After a long – almost 2 months! – hiatus, another edition of Recommend Reading for you, dear reader!*
This week, again, Recommended Reading for… everyone that likes to read! 😉
Startup Guide Aarhus: Also recommended – if you are interested in Aarhus.
- ‘Berlin isn’t really a beer city yet.’ Stone Brewing’s Greg Koch Embraces Opportunity in Germany by Julia Neumann at Silicion Allee: Widening the perspective beyond actual startups, it’s interesting to hear where Berlin’s development is at, in terms of (craft) beer.
What was interesting in the last week? Let’s see…
No posts in non-European languages, this time around.
- My friend, the software-fraudster (in German) by Hans Bonfigt: Hard to verify, but Volkswagen might have been cheating already in the early 80s (with their catalytic converters) , according to this story. The author seems to have a pretty clear bias though, to be fair.
Recommended Reading is back yet again for another edition!
- Selling Out and the Death of Hacker Culture: Rodney Folz on Hackathons and why everything was better in the old days.
- You keep using that word—“MVP”…, by Eric Karjaluoto: As it happens quite often, people use a generally sound concept, misinterpret its most important message and thus make bad decisions with even more confidence. Continue reading
After a long “break”, it’s about time for another edition of Recommended Reading!
Time for another round of… recommended readin’!
- Asset prices are more sensitive to very low interest rates than most suspect, by Fabrice Grinda: Another article that tells you to be sceptical about current valuations of startups. I seem to like that kind of article, quite a bit, right?
- The changes in the German VC scene, by Thomas Grota of T-Venture Holding: Lots of people changed jobs in the VC industry in Germany lately, new funds have been raised… and so on. Or, in short, things are changing.
It’s all in the books, man!
This time, two “leftovers” that are two weeks old that I did not get to post then and one actually recent post:
- Kelsen is not a killer startup (in German): Some things – or startups – are not what they seem. When I heard about Kelsen, I thought it was pretty interesting idea. A more specific, domain-focused version of one of the startups I worked for before. Looks like this did not really actually have anything much at all (yet?). Interestingly, the Microsoft Accelerator thought they had good potential though…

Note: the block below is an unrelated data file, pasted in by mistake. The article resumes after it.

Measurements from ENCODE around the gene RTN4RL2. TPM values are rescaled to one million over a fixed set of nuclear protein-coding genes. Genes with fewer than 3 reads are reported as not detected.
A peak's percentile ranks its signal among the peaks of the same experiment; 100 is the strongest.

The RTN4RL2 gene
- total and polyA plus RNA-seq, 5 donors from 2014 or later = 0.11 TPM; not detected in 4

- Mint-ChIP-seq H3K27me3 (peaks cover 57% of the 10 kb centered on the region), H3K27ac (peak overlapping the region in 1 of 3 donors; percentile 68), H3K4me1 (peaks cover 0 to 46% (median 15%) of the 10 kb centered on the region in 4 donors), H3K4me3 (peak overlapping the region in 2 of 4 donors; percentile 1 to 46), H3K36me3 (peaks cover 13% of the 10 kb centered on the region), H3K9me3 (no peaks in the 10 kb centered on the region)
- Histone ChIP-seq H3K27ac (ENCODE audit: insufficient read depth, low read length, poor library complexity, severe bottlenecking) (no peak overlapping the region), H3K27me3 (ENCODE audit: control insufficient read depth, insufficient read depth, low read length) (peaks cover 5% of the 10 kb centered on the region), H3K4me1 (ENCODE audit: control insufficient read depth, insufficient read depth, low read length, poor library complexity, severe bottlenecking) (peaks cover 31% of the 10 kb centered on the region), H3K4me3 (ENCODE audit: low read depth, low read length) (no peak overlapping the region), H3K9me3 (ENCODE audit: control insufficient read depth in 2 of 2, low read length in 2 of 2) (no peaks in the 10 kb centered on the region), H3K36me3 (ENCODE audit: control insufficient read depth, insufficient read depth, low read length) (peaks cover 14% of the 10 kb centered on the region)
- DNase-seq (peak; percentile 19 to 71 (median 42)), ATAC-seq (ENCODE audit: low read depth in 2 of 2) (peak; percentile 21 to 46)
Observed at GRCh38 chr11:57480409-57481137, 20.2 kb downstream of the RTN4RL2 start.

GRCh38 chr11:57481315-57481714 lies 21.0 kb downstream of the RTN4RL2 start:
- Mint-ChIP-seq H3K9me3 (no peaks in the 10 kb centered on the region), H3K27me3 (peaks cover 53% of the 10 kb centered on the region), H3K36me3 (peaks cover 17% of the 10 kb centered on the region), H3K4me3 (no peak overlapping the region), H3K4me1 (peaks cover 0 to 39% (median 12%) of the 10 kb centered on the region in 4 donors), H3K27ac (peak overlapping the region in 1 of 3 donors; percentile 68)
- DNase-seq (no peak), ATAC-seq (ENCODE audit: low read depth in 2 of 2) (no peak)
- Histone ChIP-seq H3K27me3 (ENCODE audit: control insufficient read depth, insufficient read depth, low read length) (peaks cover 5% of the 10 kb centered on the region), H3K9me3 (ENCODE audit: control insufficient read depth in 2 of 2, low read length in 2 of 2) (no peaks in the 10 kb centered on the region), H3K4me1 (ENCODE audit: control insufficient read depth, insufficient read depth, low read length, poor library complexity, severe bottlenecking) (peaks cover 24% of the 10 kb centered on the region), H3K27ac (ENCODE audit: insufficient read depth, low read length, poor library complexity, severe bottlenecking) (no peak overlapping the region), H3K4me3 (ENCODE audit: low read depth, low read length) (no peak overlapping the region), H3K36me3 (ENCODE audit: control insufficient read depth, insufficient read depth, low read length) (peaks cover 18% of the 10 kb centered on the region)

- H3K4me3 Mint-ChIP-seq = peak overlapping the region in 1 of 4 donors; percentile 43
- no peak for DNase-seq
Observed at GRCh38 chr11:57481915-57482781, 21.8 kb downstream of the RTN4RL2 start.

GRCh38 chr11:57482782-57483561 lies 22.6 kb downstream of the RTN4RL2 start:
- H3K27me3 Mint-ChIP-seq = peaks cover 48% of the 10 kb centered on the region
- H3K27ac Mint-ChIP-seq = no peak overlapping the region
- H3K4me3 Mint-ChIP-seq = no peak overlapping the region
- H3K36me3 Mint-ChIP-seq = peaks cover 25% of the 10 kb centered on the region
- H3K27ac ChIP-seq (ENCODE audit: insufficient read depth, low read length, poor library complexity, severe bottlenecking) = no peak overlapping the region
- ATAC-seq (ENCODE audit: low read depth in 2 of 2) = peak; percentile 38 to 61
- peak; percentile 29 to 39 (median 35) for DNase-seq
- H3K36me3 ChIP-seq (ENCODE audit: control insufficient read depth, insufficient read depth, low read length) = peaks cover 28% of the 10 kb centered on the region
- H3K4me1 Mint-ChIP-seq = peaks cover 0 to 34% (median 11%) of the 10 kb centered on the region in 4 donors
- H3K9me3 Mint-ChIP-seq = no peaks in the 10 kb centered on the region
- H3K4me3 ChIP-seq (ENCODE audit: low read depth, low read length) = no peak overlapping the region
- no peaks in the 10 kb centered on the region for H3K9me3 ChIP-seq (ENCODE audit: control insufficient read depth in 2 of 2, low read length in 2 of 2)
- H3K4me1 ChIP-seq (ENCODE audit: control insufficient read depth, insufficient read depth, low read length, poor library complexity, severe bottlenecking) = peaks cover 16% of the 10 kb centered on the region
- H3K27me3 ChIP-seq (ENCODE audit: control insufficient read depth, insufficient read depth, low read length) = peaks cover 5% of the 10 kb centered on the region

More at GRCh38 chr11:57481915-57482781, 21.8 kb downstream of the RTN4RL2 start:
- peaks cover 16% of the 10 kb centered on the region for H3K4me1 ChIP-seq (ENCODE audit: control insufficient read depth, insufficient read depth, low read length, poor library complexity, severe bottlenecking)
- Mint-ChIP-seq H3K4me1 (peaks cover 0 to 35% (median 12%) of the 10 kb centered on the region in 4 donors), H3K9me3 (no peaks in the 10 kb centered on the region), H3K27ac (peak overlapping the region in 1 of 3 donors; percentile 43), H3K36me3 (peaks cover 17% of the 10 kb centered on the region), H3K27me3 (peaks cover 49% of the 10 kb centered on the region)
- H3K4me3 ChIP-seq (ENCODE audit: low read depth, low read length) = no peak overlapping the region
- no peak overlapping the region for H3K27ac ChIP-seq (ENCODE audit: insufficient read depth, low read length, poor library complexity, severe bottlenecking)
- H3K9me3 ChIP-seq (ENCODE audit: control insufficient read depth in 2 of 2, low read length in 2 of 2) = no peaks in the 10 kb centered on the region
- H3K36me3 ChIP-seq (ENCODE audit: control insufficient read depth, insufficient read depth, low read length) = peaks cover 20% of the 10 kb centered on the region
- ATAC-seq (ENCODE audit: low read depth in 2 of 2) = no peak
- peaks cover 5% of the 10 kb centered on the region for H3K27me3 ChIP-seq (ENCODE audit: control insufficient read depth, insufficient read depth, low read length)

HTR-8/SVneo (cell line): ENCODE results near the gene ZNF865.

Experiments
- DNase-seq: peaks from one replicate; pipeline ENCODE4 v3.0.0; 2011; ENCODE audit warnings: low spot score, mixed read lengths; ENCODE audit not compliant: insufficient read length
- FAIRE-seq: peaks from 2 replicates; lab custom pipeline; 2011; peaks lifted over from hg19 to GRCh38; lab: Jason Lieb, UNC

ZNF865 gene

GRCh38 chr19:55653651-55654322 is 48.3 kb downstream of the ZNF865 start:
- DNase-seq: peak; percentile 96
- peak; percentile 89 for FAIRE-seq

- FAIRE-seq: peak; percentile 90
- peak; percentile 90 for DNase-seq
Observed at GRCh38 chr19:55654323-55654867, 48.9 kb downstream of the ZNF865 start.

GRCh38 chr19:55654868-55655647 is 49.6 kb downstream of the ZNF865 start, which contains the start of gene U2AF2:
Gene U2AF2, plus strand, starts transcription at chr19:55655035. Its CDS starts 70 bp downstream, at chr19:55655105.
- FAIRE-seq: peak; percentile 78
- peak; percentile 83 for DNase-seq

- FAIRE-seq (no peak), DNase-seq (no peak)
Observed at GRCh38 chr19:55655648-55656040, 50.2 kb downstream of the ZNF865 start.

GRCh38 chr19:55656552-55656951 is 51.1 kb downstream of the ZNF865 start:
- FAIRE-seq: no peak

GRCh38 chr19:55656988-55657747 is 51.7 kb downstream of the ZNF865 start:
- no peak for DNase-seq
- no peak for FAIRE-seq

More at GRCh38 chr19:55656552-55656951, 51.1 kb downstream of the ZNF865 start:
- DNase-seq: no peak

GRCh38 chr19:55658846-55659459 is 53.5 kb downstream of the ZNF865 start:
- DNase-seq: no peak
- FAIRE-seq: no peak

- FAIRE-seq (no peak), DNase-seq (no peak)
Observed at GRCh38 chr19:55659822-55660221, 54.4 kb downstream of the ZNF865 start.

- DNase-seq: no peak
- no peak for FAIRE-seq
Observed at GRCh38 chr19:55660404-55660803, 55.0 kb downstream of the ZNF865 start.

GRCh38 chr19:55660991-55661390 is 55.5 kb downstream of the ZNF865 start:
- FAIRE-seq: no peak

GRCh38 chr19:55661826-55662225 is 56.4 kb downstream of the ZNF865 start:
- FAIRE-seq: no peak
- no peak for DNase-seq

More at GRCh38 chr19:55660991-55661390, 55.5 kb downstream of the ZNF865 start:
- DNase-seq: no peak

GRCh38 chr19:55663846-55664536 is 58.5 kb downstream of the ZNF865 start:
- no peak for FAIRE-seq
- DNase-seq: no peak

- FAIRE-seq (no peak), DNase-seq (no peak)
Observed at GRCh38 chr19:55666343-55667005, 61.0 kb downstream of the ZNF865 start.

A whole new stack of stuff to read. Continue reading
This time in 4Q4, Mengühan Ünver, one of the founders of StartupCVs.
1. You have some recent experience in startups in your team, but also some corporate or consulting experience. What can you bring from these other experiences outside of startups into your current work?
The differences between working in a corporate environment and working in a startup are immense. In a corporate environment, you take a much more reactive role where problems are externally generated and need to be solved by you. In a startup on the other hand, you actively have to generate problems and initiate things, otherwise you and your employees simply have nothing to do. Adjusting yourself to this type of working is quite difficult for new startup founders/employees coming from the corporate world. Nevertheless, the most important experiences I could take from corporate were:
- Knowing organizational processes and structures: learning from a highly developed organization makes it far easier to create your own structures and processes
- My skills in sales and (online) marketing: my technical knowledge was very handy many times, I was not required to hire someone until the later stages of our company
- The fact that I know I do not want to work in corporate as an employee in the near future – this one is the most important. Quite many professionals do not know which type of environment suits them best. This is something that you have to experience yourself.
Coding keeps me from reading as much as usual, but… I still came across a couple interesting stories the last couple days:
- Discounter opens first charging station for EVs (in German), by Georg Weishaupt in Handelsblatt: Discounter supermarket leader ALDI makes a move to supply the growing number of electric vehicles in Germany with “juice”. 50 stations will be build across the ALDI Süd territory until June.
Keepin’ it old school (like ALDI used to?)
After a rails course-related break during this week, it’s back to action with another edition of Recommended Reading:
- The birth of a new publication on Politico Europe, by John F. Harris and Matthew Kaminski: Politico launched in Europe, with coverage focused on the European issues developing in Brussels. Will it be any more relevant here than the Huffington Post? Probably, but that’s not exactly setting a high bar, especially for Germany, where these days it sometimes seems like I know more people proud of writing for HuffPost, than people reading it overall.